Alcohol use is comparatively low in adolescents and high in college students. Research notes that high school learners abuse alcohol and marijuana often. Significant factors influence this trend. For instance, Kirby and Barry (2012) note that studies should explore the relationship between alcohol use and marijuana adequately. However, the authors report that alcohol is a gateway to abuse of other illicit drugs, especially marijuana. In the study, the researchers were intent to identify the real gateway between the two drugs. From the experiment, alcohol leads to the consumption of tobacco, marijuana as well as other drugs. Based on this fact, controlling alcohol use is a vital step in curbing drug use.
Unlike in most Caribbean nations, teenagers in the United States abuse the drug even though not many of them ascribe to the cultural and religious opinions that teenagers in the Caribbean channel profess toward the drug. According to Soyibo and Lee (1999), in the United Kingdom, 5-20% of schoolchildren use drugs. The study further identified that the peak age is 14-16 years. In Jamaica, studies showed that 60% of school going children experimented with drugs especially alcohol, Marijuana, tobacco and cocaine. The social factors that determine drug use are apparent. The current study sought to explore relationship between the social factors and the prevalence in drug use. These results are vital in the analysis of the drug use as in various social settings. It should be noted that mitigation measures are dependent on the social provisions and negativities associated with the community in which the student comes from.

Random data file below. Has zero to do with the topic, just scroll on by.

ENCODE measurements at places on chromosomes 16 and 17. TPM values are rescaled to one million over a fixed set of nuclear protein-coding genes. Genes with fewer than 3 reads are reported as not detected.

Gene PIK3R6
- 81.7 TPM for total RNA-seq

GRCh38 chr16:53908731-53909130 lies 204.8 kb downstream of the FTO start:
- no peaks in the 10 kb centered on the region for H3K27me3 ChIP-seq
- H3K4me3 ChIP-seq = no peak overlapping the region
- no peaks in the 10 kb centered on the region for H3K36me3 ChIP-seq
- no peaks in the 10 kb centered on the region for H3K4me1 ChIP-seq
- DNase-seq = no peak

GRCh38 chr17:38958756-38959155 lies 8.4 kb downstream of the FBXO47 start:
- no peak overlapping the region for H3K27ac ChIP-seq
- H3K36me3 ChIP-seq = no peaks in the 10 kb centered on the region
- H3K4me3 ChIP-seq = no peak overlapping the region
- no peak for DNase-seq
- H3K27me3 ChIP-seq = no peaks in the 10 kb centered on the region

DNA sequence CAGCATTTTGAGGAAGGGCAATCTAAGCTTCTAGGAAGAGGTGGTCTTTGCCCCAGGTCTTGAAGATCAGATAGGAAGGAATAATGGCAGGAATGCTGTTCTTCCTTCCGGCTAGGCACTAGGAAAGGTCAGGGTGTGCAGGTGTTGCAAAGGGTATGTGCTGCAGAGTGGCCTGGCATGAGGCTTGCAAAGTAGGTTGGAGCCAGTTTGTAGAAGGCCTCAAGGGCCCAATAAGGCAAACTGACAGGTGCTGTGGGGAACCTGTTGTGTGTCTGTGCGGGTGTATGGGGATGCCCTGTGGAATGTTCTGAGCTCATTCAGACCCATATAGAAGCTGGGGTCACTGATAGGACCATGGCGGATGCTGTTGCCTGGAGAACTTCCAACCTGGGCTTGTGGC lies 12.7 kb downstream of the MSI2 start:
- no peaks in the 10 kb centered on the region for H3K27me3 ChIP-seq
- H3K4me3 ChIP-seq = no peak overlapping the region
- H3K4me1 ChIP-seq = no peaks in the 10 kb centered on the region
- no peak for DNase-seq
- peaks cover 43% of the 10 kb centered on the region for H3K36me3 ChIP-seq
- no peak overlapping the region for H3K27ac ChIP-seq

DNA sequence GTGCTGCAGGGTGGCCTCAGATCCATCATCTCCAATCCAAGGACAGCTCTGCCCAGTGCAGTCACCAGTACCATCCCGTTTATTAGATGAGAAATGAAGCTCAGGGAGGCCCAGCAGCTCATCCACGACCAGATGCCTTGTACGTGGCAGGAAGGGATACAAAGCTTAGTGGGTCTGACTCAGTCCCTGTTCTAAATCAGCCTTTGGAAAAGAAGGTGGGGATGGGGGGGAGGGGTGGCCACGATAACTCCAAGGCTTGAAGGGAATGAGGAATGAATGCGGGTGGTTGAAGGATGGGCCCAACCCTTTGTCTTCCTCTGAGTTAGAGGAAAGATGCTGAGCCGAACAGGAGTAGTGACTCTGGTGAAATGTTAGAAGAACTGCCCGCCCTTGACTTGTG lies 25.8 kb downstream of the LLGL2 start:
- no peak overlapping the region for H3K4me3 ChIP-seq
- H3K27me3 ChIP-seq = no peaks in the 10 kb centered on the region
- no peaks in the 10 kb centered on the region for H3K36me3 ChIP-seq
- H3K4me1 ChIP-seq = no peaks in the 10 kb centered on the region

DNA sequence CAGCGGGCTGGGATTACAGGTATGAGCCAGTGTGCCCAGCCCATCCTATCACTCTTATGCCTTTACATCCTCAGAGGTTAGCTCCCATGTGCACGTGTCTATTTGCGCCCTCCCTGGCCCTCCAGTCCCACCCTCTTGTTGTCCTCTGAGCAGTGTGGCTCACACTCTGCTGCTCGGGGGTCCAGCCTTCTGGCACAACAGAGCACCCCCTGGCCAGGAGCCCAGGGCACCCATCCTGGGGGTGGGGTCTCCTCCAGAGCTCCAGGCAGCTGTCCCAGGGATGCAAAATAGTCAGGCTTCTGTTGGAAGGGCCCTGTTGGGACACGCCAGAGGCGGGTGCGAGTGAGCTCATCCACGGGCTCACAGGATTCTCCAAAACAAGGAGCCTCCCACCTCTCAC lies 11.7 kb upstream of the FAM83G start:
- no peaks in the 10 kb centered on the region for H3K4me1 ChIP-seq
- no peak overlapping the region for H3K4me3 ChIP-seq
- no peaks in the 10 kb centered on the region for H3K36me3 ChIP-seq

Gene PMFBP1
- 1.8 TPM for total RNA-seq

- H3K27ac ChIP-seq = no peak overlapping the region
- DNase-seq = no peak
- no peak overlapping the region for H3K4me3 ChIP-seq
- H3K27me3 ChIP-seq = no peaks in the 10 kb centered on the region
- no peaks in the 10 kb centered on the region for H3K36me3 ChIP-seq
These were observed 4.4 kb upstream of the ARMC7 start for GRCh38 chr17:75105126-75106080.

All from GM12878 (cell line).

Causes of Drug Use in Schools